Over 30 international organizations say that Spanish intelligence agency fails to comply with democratic standards

The use of Pegasus spyware against Europeans, Catalan leaders, human right defenders, lawyers, activists, and the general public has caused over 30 international human rights and civil liberties organizations to have expressed their rejection of the practice.

The organizations said that digital espionage is not “legal or democratic” and an independent investigation is needed to provide clarity.

“The software intercepts all the contents of the device; all apps used and when; as well as geolocation data,” explained Anaïs Franquesa, a human rights lawyer for Irídia.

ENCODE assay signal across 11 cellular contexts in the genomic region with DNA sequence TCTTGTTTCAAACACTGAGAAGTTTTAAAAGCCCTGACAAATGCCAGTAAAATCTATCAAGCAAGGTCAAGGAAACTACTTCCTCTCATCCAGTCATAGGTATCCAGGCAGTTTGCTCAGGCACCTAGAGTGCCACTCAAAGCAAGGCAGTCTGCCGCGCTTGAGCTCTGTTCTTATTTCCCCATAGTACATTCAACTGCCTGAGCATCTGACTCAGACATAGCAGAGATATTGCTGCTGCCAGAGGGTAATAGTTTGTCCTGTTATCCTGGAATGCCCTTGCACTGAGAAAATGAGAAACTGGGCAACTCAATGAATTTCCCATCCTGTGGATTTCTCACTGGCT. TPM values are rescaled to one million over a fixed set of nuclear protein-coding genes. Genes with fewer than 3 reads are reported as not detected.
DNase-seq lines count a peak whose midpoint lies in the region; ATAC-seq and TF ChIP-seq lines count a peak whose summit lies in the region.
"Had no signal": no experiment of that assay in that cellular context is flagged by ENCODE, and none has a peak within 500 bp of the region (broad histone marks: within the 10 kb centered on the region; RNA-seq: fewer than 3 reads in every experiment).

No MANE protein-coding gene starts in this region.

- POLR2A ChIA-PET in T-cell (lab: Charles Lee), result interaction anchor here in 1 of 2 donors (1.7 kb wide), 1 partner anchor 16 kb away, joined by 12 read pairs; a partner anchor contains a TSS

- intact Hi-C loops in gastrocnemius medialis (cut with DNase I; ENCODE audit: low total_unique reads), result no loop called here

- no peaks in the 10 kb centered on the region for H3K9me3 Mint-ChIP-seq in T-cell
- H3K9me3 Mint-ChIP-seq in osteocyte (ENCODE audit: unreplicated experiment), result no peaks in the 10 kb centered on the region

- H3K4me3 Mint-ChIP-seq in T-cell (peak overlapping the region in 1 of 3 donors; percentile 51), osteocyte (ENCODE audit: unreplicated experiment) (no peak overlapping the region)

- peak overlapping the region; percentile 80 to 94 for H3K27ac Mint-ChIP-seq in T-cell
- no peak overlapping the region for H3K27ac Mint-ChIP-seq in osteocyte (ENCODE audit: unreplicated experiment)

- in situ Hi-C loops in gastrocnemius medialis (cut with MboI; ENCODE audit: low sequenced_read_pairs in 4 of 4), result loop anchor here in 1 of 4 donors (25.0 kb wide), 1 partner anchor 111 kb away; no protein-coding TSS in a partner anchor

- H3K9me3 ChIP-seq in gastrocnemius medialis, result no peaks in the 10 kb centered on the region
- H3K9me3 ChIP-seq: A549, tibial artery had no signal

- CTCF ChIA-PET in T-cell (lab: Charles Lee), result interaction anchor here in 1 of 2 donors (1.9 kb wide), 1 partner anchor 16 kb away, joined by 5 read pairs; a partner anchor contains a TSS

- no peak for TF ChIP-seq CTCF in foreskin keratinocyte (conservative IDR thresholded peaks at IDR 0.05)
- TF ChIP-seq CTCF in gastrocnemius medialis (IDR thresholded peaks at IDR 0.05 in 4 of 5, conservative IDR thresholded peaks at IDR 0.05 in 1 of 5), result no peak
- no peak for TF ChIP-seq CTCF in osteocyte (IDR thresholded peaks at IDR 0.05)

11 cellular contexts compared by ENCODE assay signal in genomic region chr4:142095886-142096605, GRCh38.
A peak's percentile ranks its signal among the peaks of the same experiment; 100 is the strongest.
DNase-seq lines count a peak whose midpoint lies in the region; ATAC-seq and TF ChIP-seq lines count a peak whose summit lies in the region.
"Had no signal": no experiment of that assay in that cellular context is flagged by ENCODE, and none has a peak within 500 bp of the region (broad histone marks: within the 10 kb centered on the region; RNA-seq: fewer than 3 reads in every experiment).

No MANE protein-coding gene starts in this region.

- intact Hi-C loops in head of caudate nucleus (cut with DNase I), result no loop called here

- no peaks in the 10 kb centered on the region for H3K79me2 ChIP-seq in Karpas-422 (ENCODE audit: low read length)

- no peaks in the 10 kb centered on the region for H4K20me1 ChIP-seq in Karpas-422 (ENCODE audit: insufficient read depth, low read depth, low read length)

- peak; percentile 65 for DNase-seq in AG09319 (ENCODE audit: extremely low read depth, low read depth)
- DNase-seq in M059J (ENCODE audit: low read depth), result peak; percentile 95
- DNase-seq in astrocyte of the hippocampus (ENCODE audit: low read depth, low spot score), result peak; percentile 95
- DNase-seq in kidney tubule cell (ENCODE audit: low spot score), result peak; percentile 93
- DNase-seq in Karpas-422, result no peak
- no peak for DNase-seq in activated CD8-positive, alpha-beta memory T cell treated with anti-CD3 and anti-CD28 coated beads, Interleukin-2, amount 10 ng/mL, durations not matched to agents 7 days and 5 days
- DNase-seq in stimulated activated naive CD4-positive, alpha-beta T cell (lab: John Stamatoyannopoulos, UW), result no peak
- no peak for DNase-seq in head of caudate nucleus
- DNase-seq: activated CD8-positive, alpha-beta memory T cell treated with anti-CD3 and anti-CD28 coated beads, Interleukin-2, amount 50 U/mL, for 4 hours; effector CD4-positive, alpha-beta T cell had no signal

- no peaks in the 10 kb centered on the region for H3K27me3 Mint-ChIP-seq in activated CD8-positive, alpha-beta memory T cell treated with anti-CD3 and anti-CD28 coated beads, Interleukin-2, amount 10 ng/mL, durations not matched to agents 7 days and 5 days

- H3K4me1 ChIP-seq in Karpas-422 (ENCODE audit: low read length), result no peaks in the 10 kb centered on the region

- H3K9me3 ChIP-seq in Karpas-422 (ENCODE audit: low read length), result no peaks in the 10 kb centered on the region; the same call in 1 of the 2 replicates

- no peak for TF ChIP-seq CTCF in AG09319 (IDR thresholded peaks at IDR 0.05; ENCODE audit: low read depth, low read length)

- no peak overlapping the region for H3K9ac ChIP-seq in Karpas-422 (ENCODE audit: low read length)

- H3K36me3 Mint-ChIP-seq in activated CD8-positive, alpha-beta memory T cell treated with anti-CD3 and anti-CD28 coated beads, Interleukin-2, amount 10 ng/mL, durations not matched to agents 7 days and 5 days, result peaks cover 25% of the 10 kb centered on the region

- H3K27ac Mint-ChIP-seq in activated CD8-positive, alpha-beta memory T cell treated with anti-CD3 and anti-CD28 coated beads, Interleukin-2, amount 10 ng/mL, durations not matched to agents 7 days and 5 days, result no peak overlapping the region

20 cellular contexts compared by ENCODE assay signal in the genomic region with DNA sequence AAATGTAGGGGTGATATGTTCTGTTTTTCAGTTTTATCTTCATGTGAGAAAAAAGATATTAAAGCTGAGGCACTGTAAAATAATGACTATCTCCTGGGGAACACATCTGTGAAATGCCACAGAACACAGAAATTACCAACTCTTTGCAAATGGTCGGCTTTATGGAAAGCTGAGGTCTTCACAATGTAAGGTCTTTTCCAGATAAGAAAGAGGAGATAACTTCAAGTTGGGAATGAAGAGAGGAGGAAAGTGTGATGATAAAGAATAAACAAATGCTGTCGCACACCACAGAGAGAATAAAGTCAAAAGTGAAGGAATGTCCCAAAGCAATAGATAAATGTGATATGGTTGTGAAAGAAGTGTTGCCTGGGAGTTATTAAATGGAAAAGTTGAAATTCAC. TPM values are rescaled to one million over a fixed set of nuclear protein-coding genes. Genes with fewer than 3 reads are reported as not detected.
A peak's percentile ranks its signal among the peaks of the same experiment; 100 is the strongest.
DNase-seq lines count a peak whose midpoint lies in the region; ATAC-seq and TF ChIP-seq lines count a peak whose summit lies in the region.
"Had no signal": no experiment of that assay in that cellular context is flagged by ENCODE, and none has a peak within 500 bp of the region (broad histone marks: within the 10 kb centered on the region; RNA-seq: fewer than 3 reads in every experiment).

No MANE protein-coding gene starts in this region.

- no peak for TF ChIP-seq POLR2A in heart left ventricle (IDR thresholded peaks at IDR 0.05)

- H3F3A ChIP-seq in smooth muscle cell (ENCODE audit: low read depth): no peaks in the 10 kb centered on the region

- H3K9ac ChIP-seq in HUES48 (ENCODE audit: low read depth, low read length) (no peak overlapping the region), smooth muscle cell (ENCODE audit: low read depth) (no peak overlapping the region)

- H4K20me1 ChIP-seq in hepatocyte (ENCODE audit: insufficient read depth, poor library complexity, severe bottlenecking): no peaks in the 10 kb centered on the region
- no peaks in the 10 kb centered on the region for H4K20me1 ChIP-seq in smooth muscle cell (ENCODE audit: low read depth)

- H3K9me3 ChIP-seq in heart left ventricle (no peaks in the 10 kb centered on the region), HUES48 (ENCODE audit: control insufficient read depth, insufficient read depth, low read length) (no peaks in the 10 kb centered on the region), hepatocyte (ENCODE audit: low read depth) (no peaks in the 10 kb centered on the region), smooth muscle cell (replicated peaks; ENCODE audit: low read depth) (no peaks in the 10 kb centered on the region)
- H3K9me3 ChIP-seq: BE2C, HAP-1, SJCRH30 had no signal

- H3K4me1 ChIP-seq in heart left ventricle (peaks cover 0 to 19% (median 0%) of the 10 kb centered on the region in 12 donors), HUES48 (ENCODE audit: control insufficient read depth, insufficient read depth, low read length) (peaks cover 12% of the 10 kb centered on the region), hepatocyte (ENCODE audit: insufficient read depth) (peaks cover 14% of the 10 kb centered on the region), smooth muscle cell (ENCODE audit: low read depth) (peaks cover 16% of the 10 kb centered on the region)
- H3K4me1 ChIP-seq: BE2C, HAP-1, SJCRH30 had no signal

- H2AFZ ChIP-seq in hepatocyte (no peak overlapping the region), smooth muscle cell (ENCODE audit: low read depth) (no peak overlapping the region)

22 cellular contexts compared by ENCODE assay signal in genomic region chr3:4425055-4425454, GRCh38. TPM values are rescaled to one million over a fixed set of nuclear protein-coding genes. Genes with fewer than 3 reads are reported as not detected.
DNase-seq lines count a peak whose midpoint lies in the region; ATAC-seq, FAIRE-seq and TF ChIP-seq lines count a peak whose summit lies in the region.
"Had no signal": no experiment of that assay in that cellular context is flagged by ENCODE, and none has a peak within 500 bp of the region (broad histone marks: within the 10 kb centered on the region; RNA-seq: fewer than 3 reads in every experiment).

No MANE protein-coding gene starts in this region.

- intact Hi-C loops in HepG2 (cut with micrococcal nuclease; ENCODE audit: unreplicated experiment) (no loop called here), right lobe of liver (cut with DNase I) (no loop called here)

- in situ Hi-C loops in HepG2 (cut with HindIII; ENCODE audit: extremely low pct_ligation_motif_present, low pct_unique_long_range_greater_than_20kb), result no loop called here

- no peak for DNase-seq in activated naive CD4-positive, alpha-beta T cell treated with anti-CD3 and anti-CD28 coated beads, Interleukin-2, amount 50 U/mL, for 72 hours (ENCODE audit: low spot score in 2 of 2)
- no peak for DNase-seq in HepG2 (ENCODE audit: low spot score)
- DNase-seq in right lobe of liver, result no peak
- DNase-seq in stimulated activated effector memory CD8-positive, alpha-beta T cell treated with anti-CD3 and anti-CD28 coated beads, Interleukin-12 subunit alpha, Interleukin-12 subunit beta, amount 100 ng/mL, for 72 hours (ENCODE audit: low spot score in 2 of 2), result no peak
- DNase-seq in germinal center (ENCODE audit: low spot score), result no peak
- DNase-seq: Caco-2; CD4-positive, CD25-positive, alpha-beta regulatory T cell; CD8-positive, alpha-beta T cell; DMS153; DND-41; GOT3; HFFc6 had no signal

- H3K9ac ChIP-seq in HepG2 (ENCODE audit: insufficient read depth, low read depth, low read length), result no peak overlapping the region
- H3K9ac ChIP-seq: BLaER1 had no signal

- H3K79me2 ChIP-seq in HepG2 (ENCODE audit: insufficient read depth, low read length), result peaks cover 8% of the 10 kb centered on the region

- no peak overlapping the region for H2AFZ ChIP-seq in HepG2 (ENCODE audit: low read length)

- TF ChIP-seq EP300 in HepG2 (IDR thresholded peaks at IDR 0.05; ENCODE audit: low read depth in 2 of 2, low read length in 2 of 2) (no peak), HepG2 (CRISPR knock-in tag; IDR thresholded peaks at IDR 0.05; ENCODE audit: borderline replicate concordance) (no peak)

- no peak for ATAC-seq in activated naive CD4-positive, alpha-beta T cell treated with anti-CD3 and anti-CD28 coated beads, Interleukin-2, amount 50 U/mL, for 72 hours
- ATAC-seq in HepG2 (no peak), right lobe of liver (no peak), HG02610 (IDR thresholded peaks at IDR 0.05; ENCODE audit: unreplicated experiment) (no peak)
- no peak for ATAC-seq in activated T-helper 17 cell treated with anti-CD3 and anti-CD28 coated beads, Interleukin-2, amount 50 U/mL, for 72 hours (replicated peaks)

The groups also called for proper regulation of Spain’s National Intelligence Center (CNI), criticizing the current rules as “vague, indefinite,” and falling short of “the standards of international human rights law.”

Gervanosi, the director of the international institute for nonviolent action NovAct, issued a warning about the widespread use of this technology. “The use of this technology is a flagrant violation of the right to privacy, brings a great deal of vulnerability to victims and involves the violation of the right to [legal] defense and professional secrecy in certain cases.”

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